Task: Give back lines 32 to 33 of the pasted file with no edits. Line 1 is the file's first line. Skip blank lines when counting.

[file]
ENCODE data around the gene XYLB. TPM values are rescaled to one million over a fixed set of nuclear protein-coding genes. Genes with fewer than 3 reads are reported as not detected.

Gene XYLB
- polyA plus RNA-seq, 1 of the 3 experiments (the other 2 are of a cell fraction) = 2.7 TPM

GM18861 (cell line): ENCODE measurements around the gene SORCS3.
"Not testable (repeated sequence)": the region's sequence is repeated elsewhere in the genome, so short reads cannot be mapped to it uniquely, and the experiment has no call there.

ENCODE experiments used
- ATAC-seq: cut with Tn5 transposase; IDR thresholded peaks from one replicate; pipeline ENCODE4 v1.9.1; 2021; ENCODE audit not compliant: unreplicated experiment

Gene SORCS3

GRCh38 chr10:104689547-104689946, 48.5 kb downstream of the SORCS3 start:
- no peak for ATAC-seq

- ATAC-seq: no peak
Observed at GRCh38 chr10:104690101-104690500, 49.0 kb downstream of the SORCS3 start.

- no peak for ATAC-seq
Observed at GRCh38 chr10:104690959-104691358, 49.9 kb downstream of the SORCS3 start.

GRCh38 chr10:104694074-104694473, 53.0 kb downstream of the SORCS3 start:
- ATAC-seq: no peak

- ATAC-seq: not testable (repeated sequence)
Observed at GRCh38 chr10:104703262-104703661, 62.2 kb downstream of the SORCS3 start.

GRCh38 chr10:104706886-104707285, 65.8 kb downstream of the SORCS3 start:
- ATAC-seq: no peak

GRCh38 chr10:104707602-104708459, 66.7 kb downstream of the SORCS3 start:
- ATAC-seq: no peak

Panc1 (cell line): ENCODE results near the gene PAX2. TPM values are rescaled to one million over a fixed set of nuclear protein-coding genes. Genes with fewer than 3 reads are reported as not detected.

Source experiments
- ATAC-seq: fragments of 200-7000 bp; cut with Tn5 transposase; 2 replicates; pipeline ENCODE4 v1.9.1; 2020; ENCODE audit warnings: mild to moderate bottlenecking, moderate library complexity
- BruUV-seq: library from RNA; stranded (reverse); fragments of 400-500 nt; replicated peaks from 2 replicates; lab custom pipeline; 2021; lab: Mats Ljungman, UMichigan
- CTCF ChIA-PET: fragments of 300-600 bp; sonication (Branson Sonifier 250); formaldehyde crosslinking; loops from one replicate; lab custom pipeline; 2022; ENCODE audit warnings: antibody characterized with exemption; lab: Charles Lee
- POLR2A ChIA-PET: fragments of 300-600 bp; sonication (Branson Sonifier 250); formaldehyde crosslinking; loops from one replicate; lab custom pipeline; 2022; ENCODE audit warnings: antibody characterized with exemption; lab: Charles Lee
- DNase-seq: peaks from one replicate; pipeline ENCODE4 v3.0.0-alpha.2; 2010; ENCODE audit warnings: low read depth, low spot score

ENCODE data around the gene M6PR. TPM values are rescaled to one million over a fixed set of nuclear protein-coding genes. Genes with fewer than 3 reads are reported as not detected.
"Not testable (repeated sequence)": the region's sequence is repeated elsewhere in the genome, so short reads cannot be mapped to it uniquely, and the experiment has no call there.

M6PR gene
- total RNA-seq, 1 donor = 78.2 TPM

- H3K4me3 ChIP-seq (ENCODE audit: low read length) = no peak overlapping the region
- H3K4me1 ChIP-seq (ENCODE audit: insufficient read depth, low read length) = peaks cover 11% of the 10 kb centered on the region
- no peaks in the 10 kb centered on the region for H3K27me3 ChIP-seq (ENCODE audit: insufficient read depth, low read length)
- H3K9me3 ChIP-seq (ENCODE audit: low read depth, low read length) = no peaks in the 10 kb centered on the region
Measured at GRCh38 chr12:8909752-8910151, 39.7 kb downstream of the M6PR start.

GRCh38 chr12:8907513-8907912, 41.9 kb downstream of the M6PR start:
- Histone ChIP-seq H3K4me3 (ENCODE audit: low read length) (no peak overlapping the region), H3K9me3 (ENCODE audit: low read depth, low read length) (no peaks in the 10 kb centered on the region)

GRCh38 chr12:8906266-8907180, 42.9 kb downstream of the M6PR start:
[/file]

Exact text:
M6PR gene
- total RNA-seq, 1 donor = 78.2 TPM